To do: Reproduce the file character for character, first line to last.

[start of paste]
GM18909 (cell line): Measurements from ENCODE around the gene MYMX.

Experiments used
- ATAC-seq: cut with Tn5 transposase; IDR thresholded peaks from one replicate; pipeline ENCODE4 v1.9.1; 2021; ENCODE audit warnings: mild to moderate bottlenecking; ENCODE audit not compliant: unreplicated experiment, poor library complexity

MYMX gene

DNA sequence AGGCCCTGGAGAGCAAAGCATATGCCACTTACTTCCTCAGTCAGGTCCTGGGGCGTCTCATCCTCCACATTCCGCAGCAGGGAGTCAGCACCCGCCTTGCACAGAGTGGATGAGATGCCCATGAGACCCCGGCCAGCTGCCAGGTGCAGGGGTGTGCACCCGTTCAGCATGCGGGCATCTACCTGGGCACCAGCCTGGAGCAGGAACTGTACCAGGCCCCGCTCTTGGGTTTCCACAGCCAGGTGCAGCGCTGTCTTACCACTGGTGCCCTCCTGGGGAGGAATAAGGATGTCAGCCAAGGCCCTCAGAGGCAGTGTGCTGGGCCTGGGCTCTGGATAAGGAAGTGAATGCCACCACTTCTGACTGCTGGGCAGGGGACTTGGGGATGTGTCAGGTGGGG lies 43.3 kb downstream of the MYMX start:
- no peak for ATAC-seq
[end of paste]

GM18909 (cell line): Measurements from ENCODE around the gene MYMX.

Experiments used
- ATAC-seq: cut with Tn5 transposase; IDR thresholded peaks from one replicate; pipeline ENCODE4 v1.9.1; 2021; ENCODE audit warnings: mild to moderate bottlenecking; ENCODE audit not compliant: unreplicated experiment, poor library complexity

MYMX gene

DNA sequence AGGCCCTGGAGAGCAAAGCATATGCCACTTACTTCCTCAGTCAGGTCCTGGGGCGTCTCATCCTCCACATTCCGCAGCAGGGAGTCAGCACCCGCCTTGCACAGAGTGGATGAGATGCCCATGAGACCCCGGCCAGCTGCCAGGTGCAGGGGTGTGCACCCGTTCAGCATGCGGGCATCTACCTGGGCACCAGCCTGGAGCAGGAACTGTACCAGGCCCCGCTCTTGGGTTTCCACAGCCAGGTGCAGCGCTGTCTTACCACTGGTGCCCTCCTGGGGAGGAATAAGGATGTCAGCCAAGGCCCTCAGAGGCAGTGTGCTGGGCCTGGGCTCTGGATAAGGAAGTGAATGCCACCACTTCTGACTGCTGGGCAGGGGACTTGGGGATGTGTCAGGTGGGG lies 43.3 kb downstream of the MYMX start:
- no peak for ATAC-seq